Why an LTE iPhone 5 may not be best for you

Although we don’t yet know what the next iPhone will be called we’ve been referring to it as the iPhone 5 for some time, as have many other websites. We’ve been bringing you news and speculation about the iPhone 5 for some time and just recently it has looked more likely than ever that it will be LTE-equipped. Now we’re taking some time to consider why a 4G LTE iPhone 5 may not be the best option for you.

Some of the many things that have been widely rumored for the next iPhone are a larger screen, improved camera, even better resolution and the possibility of LTE connectivity. After the new iPad was announced last week we took a look at what its features and specs maybe hinted about the new iPhone. Of course as the new iPad supports LTE it seems logical that the next iPhone will also be LTE compatible.

Since then we also had further indication of the next iPhone being LTE as Verizon told how all of its smartphones launched during the rest of this year would be 4G LTE-equipped. As we pointed out, it’s highly unlikely that Verizon would not carry the next iPhone, so again this backs up that LTE iPhone 5 theory further. However although many people will be very satisfied to hear of an iPhone 5 with LTE that doesn’t automatically mean that it will be suitable for you.

IB Times has taken an interesting look at why it may be best to avoid 4G LTE service, for now at least and especially with Verizon. The article makes some valid points, one of them being the higher pricing of LTE devices and data plans. Only you can decide whether those price differences are worth paying but certainly this is something to consider and some may feel that staying with a 3G device is the right choice for now.

Another factor that has plagued many LTE devices is poor battery life and equipping these devices with more powerful batteries to cope with LTE demands has led to some devices becoming thicker and bulkier. However we should point out that the new LTE iPad is only marginally thicker than its predecessor and Apple has managed to step up with the battery so that it gives roughly the same amount of juice as before, or slightly less on LTE. Therefore maybe the latest technology is catching up with this snag and that won’t be as big a consideration for future devices.

Another thing to think about is that Verizon’s 4G LTE network has undregone several outages recently, causing huge inconvenience and frustration for many of its customers with LTE devices. Although we can’t say that this will happen in future, there was in fact another outage only this week so it’s certainly something to take into account. Obviously we should point out that LTE networks are in their infancy and so there are bound to be some issues that need ironing out but all the same it’s still annoying when problems continue to occur.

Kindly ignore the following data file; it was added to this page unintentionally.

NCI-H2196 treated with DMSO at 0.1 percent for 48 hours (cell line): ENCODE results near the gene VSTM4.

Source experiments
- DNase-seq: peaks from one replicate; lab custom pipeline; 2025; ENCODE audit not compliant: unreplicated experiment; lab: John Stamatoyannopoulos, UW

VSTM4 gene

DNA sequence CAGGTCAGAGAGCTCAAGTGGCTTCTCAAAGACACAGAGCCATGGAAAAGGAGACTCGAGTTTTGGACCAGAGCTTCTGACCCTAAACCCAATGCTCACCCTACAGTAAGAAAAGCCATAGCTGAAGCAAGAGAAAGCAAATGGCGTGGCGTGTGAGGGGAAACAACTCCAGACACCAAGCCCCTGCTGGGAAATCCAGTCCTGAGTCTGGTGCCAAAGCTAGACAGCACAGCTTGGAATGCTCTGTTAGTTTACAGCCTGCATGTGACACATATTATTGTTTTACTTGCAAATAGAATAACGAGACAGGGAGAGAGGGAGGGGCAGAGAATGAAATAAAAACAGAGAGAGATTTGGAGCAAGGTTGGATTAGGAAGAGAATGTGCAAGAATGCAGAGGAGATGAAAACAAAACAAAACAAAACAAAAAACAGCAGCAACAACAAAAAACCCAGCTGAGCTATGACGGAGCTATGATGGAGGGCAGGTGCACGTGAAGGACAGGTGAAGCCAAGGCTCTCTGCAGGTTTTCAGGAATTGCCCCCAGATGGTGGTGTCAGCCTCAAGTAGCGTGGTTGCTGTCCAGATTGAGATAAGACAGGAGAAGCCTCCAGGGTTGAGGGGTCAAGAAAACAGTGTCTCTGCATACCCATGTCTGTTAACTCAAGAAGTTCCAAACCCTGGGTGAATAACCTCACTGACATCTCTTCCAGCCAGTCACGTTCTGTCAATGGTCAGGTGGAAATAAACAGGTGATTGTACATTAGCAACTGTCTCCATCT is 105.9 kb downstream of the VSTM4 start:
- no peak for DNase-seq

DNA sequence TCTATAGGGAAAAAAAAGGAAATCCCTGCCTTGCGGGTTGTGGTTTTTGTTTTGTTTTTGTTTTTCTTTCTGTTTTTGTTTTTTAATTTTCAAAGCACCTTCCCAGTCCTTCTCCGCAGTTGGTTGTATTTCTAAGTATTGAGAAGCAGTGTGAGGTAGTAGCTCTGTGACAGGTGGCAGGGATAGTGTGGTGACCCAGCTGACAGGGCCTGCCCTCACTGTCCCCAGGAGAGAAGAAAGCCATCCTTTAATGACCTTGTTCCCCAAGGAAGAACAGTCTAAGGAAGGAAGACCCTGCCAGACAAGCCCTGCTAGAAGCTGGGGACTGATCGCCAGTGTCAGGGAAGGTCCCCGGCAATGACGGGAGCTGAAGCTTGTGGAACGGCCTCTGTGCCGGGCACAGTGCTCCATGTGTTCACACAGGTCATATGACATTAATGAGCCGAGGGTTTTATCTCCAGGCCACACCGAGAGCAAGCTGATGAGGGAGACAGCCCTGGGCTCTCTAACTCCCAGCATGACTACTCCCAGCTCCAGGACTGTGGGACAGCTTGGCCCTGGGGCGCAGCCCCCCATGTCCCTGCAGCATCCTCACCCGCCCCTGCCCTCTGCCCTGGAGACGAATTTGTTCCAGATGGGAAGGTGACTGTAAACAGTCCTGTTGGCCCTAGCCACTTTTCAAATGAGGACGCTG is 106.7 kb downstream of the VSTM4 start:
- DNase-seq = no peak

Finally it’s worth remembering that 4G LTE coverage is still pretty thin on the ground compared to 3G, both for Verizon and AT&T. If you live in an LTE network area that’s great but if you travel around a lot you may want to consider whether you’ll get enough use of the LTE network to justify the extra costs.

Ultimately we’re certainly not saying that buying an LTE device isn’t worth it, for some it’s the perfect option and as more time goes by and the networks settle down and become more established there will be less issues to consider. We are saying though that an LTE device may not be the right choice for you at this time.

We’re interested in what our readers have to say about this. Do you already own an LTE device and wouldn’t go back? Have you been waiting for an LTE iPhone 5? Maybe you’ve considered purchasing an LTE device but are not yet convinced it’s best for you?


5 thoughts on “Why an LTE iPhone 5 may not be best for you”

  1. AndreK says:

    I’m not convinced that in the near future LTE will deliver enough benefits for smart phones, that are worth an extra payment. But a phone that works flawlessly, is worth every penny.
    In a year or two LTE will be a key feature if the power consumption is acceptable.

  2. Brett says:

    This article makes some valid points, however I’m very curious about the ‘extra cost’ that was mentioned numerous times. Sure, the devices are more expensive, but the prices are pretty much in line with what we were paying for 3G devices in their heyday. A subsidized cost of $200-250 for a 4G device is not outrageous to me. Additionally, I thought the data plans on AT&T and Verizon were priced according to the amount of data only — I’ve never seen anything from either carrier stating that there are additional charges for 4G data.

  3. guest1 says:

    I recently used a 4G lte phone (Galaxy Note) for about 3 wks before returning it. The reason was while on the road for four days, I used it to check email and stocks etc. No GPS. No movies, nothing. Upon reaching home, I was shocked to see that within those 4 days, my data usage was around 100 MB (I have a 200 mb/month plan)….scared the hell out of me so I ran to the store and returned it. Guess it is too much technology for my taste.  What I don’t know is why would 4G lte shoot up my data usage so much? FYI, I never had Android before that…

  4. Postas83 says:

    I’m very wary of LTE. I had a Galaxy SII LTE phone whenit came out last November and had 100 mb in less than a day. So yes, LTE will eat up your cap quickly as pointed out here earlier. If I had kept it and used for the rest of the month, I would have been throttled on AT&T. Still using a 3G phone and I feel liberated without having to worry about throttling. Slow is fine by me. Better than not being able to use you’re phone for 3 weeks.

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